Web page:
PAPER #3
No Humbug: The Art of Leo Kelly

PRESENTER
Dr Anna Parlane, Monash University

Leo Kelly (1927-2014) was many things, including (but not limited to) a prize-winning boxer, devout Catholic, amateur astronomer, self-taught photographer, secret painter, extreme house renovator, religious visionary, and inveterate rock collector. Kelly lived his whole life in the small mining town of Queenstown on Tasmania’s west coast. He never exhibited his art, which was first shown publicly two years after his death. Kelly's practice can easily be framed using deeply stigmatising and reductive clichés associated with so-called “outsider” artists: his story perfectly echoes the narratives of discovery and salvage that invariably mark the art-world appearance of artists categorised in this way. This paper tracks the impact of such preconceptions on posthumous interpretations of Kelly’s work. The handling of artists’ estates impacts the writing of art history in a very direct and practical way, particularly when the artist was not widely known as such at the time of their death, and when much of their creative output was not immediately recognisable as art. In this paper, I seek an alternative art historical framework for considering Kelly’s practice, and grapple with the challenges thrown up by my own and others’ presumptions about the meaning and significance of his body of work.

Biographies

Dr Anna Parlane, Monash University

Anna Parlane is Lecturer, Art History and Theory in Monash University’s Faculty of Art, Design and Architecture. Within a research area broadly including contemporary art and its recent histories, Anna has a particular interest in how alternative or marginalised epistemologies can be expressed through art practice. She is a co-researcher on the ARC Discovery Project Recentring Australian Art and a founding member and regular contributor to Memo Review. Her work has also appeared in peer-reviewed and industry publications including Burlington Contemporary, The Journal of New Zealand Studies, Discipline, emaj, Reading Room and Art in Australia.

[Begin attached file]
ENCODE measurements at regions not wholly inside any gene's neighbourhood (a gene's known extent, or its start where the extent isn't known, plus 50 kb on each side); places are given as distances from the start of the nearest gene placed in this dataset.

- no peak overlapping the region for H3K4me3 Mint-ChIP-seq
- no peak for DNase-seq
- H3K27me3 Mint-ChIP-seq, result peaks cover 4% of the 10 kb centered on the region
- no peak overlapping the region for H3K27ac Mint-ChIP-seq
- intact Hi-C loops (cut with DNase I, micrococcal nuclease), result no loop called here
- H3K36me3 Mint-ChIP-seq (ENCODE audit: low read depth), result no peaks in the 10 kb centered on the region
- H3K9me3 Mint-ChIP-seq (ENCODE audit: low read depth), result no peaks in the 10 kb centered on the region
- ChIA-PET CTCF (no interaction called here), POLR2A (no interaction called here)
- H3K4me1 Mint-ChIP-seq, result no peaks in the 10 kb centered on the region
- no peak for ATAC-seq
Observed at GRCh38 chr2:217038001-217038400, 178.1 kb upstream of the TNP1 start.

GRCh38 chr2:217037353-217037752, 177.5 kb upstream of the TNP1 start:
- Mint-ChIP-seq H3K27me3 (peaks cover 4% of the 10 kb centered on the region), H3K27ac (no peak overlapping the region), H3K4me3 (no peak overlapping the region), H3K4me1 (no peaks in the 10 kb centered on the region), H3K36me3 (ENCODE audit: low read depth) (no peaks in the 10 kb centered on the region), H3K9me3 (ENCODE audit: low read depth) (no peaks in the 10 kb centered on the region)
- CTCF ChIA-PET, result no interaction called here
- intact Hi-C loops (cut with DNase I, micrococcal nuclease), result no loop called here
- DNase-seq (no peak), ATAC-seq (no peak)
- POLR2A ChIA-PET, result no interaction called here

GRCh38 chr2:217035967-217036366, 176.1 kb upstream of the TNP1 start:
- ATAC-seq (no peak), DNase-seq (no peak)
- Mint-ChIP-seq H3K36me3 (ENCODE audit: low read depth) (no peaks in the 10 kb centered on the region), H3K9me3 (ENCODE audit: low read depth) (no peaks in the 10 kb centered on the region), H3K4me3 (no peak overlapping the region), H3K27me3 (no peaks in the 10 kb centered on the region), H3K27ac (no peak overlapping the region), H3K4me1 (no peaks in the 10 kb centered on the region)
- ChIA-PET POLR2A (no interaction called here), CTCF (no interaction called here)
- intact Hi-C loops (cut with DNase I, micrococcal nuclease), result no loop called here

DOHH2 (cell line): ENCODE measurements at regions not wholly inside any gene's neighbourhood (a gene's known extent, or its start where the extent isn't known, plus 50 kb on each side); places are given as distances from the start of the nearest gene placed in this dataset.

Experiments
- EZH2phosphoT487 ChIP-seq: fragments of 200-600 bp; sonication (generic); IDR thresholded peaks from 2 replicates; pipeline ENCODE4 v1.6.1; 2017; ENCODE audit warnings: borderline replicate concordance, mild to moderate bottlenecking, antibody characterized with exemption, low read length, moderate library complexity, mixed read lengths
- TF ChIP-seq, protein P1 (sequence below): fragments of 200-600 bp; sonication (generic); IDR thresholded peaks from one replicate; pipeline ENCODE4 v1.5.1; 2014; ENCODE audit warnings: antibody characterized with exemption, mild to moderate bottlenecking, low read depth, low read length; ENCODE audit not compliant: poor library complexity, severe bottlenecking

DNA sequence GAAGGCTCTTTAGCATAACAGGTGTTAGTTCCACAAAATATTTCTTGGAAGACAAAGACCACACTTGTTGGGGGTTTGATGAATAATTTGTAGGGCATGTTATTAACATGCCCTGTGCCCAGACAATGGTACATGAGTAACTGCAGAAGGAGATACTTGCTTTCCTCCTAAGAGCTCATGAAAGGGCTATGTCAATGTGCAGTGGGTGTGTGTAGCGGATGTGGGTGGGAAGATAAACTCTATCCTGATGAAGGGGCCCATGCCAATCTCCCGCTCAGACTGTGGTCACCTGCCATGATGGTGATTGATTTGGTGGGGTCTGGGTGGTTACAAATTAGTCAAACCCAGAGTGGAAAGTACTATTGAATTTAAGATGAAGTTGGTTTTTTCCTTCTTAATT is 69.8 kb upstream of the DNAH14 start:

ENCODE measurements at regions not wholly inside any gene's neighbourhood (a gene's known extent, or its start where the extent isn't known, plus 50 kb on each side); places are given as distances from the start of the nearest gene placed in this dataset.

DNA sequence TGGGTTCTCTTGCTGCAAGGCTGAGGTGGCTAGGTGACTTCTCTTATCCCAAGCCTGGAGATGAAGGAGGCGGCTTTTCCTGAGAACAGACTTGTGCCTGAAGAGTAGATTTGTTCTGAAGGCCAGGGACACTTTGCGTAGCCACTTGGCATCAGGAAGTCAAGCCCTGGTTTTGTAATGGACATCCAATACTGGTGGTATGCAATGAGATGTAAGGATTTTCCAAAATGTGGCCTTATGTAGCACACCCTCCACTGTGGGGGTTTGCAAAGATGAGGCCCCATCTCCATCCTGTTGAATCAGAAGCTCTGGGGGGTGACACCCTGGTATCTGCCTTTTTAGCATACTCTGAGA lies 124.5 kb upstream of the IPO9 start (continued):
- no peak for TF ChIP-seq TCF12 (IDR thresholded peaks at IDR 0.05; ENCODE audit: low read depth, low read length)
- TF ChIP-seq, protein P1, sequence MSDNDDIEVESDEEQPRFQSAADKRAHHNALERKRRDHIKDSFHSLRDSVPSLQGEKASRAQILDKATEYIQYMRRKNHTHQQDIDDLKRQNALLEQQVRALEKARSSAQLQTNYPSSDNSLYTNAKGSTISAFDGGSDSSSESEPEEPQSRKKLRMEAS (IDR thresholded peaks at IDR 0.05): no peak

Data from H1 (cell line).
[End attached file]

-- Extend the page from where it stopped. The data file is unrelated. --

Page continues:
Dr Anthony White, University of Melbourne

Anthony White’s research focuses on the history of modern and contemporary art. His current project, “Recentring Australian Art”, investigates artists who have been overlooked by mainstream art history. He is the author of Italian Modern Art in the Age of Fascism (2020); with Grace McQuilten, of Art as Enterprise: Social and Economic Engagement in Contemporary Art (2016); and Lucio Fontana: Between Utopia and Kitsch (2011). He has written for Grey Room, October, Third Text, and Artforum. He curated the exhibitions “Jackson Pollock’s Blue Poles” (National Gallery of Australia, 2002) and “The Art of Making Sense” (The Dax Centre, 2008).


Wart, aka Jen Waterhouse, Artist

I have been working as an artist all my adult life. In 2019 I received an Australia Council grant to work with the publishing industry and produced three solid book ideas. I have exhibited since 1980, performed at Cementa, Carriageworks, and Performance Space, and had residencies in Venice and Bundanon. I recently received a Create NSW grant to create work about beauty, scrutiny and ostracisation, looking through the eyes of a Ibis, and a Pink Flamingo. The resulting 2021 exhibition “Eye See Pink, Black and White” was at Rogue Pop Up Gallery. I have a studio in St Peters, Sydney.